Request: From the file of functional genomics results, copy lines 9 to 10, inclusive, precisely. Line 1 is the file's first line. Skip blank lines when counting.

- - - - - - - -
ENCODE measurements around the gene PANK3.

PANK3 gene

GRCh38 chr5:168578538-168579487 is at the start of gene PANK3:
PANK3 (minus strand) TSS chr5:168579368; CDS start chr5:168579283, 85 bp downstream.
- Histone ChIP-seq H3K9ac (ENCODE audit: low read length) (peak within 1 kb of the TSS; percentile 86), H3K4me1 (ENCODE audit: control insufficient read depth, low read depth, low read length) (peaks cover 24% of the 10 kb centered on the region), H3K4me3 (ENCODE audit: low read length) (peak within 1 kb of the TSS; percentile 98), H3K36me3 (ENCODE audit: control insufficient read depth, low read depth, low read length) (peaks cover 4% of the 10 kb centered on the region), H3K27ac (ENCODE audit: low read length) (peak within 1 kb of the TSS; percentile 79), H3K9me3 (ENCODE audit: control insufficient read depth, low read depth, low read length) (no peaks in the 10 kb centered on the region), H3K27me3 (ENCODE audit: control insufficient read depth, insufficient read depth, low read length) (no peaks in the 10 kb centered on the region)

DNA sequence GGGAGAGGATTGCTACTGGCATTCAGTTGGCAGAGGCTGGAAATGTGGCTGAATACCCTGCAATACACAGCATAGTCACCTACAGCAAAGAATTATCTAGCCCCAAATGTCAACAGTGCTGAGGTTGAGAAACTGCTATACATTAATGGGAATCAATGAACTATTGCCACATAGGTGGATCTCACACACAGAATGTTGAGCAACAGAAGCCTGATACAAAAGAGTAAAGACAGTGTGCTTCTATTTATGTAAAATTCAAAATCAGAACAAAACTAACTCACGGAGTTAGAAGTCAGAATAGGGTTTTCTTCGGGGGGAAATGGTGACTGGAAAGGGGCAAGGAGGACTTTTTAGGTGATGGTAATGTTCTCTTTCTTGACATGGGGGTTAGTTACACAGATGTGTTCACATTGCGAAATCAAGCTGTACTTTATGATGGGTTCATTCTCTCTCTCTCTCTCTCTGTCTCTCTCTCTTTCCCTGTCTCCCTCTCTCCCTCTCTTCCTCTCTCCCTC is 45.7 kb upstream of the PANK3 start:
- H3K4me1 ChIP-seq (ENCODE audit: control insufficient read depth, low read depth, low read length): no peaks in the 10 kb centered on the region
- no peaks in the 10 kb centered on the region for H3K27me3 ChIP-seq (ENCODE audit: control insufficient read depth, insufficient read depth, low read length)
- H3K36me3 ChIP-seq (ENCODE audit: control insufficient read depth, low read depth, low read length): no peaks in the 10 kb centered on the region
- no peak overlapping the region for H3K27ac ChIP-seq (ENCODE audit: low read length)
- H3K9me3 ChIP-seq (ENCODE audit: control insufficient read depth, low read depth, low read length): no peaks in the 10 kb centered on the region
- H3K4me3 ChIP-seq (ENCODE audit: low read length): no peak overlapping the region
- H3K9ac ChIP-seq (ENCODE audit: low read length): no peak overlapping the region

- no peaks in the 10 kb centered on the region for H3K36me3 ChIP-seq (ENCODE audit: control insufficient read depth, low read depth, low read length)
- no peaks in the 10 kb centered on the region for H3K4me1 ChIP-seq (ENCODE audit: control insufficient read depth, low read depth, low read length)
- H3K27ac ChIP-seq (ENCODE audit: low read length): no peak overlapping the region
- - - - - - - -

- H3K36me3 ChIP-seq (ENCODE audit: control insufficient read depth, low read depth, low read length): no peaks in the 10 kb centered on the region
- no peak overlapping the region for H3K27ac ChIP-seq (ENCODE audit: low read length)